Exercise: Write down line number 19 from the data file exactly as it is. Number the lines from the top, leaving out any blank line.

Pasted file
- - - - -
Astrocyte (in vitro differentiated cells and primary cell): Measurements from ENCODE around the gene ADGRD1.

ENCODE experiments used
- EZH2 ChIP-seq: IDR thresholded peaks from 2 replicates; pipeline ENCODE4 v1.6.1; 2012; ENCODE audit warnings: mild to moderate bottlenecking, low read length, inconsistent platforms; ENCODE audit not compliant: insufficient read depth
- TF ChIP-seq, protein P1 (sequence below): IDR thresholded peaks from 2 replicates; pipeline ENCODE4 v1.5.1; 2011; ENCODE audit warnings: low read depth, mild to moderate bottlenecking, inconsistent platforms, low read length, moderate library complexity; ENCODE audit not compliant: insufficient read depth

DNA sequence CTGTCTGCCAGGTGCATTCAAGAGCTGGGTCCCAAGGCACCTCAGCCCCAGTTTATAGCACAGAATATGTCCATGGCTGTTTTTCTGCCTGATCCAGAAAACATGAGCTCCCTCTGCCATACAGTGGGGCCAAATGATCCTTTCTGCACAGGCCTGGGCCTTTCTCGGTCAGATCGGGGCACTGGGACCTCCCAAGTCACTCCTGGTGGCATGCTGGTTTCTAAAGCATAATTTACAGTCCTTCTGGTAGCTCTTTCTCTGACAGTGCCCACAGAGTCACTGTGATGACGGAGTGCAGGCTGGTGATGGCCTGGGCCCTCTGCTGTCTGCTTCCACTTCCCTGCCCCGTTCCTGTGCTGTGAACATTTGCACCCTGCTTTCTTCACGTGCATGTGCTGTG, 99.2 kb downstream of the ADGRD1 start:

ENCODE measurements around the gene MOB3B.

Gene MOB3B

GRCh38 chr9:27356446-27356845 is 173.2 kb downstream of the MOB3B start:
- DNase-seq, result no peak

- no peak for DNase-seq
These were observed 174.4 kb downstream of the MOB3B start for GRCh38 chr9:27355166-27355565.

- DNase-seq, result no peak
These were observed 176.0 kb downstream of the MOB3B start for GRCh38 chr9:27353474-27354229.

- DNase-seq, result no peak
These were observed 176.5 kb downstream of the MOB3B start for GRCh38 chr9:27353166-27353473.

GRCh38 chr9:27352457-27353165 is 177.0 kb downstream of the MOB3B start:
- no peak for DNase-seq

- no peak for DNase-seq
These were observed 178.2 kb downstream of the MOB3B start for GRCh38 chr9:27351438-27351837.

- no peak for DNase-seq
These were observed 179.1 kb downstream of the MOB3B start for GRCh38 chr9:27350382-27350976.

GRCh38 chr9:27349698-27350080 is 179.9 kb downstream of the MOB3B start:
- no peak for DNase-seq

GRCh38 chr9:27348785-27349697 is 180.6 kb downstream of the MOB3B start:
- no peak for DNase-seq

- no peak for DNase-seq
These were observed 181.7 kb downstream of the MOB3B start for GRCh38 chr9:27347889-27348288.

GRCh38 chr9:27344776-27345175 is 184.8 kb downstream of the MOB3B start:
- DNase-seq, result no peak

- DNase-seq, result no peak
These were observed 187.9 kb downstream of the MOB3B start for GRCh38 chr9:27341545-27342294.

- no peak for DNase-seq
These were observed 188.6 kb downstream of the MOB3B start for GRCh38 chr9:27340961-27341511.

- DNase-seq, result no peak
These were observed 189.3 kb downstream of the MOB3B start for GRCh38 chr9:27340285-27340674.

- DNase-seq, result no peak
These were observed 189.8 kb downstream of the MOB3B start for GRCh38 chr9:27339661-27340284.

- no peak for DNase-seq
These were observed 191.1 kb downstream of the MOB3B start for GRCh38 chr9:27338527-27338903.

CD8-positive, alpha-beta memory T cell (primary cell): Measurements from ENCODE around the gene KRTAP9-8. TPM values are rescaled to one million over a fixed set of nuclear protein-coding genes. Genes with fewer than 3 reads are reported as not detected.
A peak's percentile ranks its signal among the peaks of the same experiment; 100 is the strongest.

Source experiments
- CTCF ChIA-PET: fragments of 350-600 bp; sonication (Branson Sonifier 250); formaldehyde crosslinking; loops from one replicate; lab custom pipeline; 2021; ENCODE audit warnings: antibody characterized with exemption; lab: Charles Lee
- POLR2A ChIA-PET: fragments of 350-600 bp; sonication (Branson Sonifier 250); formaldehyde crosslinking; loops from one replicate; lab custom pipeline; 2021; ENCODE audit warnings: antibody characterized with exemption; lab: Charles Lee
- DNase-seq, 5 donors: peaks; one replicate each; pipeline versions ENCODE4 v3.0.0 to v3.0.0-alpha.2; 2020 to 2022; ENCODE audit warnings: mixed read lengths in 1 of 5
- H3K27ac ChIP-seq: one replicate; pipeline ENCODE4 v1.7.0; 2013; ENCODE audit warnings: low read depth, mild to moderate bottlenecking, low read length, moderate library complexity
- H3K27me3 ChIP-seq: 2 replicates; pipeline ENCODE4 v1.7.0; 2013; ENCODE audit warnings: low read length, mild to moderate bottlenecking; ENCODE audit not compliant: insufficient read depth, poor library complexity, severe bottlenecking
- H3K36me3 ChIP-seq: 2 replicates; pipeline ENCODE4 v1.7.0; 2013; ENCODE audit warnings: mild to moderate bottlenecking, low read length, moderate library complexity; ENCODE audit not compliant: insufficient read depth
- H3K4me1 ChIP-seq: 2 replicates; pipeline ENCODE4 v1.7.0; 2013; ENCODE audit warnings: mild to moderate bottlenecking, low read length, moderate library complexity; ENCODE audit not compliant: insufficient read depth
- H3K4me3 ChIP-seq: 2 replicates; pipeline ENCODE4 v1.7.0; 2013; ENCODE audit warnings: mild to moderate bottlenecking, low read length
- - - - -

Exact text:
These were observed 178.2 kb downstream of the MOB3B start for GRCh38 chr9:27351438-27351837.